Home » Hobbies & Leisure » Special Occasions » Holidays & Seasonal Events » Leaving cookies and milk for Santa started to become popular in the U.S during the Great Depression. Parents wanted to teach their kids it was better to give and to be grateful for presents they received during times of economic hardship.

Leaving cookies and milk for Santa started to become popular in the U.S during the Great Depression. Parents wanted to teach their kids it was better to give and to be grateful for presents they received during times of economic hardship.

Don’t Forget Santa’s Cookies and Milk: The History of a Popular Christmas Tradition

Today in the United States, leaving out a plate of cookies (Oreos and classic chocolate chip are popular choices) and a glass of milk for Santa Claus on Christmas Eve is a well-established tradition among children. But it hasn’t always been that way. According to one theory, the cookies-and-milk custom is derived from an older tradition, when families would stuff stockings with goodies for Santa and hang them by the chimney, his preferred mode of entrance, as a welcoming gift. Now, however, those stockings are usually chock-full of treats and smaller gifts for the family members themselves.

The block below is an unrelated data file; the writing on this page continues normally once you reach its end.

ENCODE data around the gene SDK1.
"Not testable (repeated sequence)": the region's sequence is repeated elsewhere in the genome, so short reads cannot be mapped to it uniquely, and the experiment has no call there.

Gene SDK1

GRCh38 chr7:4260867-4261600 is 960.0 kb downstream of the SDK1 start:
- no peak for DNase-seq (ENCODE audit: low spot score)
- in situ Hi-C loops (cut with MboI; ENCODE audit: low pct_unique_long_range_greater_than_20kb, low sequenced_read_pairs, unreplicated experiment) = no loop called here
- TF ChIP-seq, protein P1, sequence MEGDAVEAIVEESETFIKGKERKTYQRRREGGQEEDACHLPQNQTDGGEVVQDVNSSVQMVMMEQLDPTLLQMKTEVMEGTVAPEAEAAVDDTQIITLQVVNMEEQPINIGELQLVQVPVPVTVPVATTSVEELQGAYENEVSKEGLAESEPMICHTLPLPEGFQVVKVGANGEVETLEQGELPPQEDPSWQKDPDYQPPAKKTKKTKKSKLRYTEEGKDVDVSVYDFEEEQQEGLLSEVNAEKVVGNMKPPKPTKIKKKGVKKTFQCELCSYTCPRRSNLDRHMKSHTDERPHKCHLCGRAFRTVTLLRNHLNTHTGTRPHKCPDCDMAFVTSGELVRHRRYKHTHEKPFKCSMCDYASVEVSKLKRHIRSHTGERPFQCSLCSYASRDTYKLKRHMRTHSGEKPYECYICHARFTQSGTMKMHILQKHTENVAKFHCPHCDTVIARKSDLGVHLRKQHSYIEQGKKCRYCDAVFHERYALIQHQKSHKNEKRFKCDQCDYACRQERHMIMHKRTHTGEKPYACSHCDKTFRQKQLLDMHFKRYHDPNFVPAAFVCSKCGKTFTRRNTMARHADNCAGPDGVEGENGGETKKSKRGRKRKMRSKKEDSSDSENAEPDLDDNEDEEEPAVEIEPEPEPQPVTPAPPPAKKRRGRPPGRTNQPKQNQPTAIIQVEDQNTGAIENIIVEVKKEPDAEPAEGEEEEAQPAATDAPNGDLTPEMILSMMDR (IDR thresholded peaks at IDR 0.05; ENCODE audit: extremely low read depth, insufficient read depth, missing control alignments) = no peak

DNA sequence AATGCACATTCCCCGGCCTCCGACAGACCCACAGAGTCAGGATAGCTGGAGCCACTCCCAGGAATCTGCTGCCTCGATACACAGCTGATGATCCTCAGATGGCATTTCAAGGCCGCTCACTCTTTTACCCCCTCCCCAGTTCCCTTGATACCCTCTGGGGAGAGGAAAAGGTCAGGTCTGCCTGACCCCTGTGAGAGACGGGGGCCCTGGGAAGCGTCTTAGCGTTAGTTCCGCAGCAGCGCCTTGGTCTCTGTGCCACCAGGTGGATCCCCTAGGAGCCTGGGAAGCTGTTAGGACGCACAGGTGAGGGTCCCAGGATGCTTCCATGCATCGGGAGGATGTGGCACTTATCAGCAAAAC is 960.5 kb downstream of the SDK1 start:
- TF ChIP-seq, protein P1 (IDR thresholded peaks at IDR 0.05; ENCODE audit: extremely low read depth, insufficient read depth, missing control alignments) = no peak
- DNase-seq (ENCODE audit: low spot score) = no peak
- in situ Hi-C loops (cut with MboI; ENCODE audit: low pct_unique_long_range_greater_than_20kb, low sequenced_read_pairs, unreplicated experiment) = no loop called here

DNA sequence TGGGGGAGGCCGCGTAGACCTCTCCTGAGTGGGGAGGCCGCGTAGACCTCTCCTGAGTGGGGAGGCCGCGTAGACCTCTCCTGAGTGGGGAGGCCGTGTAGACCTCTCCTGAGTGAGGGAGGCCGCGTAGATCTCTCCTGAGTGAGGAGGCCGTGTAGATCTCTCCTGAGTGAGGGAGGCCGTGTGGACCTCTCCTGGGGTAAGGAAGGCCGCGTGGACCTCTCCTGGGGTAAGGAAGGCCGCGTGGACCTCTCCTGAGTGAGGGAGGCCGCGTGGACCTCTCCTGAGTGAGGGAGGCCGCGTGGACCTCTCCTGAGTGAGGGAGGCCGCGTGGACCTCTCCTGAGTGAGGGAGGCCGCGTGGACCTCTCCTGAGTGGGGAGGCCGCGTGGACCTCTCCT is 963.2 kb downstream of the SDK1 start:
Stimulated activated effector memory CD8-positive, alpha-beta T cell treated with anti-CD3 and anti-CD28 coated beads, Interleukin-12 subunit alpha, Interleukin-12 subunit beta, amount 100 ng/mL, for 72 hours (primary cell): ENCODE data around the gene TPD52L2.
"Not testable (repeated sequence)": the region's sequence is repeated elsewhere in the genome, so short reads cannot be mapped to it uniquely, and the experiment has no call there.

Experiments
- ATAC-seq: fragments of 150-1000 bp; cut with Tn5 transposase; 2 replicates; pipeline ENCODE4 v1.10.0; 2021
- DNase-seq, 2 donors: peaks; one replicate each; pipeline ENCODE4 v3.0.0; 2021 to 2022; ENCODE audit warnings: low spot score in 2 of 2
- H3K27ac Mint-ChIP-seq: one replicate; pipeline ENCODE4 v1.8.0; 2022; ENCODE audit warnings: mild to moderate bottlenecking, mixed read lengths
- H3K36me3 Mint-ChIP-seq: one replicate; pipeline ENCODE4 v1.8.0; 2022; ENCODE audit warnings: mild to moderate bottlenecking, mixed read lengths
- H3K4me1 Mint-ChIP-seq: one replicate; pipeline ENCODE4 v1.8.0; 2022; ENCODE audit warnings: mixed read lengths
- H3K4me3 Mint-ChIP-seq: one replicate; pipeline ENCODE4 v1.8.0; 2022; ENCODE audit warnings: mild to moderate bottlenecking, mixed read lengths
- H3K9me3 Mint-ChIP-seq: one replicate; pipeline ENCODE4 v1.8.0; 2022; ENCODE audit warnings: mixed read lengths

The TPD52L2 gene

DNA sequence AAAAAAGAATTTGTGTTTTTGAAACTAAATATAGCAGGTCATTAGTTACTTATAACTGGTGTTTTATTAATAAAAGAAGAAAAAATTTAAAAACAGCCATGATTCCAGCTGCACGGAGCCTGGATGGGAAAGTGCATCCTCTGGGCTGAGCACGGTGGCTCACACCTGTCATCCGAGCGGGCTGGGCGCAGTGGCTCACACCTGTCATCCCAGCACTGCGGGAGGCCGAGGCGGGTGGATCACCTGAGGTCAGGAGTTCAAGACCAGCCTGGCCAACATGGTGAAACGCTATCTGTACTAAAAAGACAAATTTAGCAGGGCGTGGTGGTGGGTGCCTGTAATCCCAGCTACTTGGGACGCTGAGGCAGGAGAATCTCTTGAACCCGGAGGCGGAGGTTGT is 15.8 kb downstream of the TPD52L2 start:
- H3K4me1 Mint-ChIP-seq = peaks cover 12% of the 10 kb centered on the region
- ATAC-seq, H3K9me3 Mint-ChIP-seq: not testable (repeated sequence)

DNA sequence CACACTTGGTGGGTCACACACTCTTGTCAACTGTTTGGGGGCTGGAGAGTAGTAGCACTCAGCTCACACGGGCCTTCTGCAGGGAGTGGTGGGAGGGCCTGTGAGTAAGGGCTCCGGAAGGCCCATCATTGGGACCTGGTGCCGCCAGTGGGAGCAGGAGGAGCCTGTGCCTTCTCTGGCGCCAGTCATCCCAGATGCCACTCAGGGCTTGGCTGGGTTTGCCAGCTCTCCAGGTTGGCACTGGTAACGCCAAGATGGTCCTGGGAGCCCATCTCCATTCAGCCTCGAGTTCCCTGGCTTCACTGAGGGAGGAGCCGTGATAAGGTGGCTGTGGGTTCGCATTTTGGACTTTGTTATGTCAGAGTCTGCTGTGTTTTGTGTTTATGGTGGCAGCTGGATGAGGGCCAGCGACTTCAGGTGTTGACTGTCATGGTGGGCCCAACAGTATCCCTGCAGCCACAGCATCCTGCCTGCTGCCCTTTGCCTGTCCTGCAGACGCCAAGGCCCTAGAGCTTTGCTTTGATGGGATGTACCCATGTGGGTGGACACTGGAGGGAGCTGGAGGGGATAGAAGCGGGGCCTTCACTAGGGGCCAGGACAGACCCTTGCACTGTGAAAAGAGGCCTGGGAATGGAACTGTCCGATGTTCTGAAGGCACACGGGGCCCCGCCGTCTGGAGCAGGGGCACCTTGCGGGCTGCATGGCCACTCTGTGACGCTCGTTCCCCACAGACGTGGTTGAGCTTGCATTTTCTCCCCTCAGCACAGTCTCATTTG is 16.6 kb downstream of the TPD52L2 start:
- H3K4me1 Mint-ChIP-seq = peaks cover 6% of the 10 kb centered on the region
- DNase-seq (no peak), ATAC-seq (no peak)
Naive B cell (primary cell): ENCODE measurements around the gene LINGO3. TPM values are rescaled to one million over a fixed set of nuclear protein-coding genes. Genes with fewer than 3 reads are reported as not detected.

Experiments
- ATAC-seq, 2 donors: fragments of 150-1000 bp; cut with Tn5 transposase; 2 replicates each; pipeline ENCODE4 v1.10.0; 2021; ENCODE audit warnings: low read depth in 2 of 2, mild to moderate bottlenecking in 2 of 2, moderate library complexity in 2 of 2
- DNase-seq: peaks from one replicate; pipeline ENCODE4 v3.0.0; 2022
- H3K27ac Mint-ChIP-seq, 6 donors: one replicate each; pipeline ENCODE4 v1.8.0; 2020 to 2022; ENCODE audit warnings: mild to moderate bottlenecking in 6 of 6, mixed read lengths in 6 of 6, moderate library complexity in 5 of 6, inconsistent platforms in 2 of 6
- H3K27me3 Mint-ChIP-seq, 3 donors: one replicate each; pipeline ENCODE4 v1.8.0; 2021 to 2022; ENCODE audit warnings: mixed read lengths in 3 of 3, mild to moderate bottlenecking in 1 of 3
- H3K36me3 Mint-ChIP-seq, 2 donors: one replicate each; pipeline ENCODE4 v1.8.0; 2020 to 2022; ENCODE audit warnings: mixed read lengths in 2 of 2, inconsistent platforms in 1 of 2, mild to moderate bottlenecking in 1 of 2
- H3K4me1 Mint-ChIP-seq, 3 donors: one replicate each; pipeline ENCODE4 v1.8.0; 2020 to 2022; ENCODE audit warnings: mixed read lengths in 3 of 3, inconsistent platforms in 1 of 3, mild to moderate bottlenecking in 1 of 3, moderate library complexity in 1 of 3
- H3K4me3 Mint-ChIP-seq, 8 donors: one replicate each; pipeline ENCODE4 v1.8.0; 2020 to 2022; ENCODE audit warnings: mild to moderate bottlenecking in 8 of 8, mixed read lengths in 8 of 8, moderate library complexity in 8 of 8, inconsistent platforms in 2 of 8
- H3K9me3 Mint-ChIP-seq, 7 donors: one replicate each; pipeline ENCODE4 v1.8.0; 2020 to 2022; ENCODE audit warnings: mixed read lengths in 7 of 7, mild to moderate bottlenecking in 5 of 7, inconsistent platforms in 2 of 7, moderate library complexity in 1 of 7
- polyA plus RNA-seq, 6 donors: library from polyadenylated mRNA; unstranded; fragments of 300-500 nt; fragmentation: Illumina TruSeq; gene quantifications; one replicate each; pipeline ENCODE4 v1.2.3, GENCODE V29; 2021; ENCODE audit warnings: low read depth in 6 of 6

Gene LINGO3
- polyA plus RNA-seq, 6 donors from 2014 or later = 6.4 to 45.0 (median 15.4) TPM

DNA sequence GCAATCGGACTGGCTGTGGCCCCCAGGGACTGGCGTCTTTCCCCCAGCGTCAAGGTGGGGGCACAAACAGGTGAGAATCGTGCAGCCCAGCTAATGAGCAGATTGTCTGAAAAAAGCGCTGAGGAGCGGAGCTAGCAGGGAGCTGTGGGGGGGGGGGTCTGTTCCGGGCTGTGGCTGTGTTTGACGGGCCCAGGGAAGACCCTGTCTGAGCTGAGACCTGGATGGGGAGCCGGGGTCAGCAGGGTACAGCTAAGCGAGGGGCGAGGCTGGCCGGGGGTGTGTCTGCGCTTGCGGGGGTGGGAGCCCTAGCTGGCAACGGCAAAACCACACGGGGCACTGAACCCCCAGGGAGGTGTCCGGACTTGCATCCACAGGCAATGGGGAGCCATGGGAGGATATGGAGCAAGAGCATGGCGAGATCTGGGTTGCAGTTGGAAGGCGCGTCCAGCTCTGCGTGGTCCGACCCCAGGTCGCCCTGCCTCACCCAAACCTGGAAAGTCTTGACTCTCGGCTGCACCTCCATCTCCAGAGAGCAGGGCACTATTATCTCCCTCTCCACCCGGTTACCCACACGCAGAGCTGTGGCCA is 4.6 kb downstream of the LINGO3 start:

Leaving cookies and milk for Santa—and perhaps a few carrots for his reindeer—took off as an American holiday tradition in the 1930s, during the Gre… Continue Reading (2 minute read)

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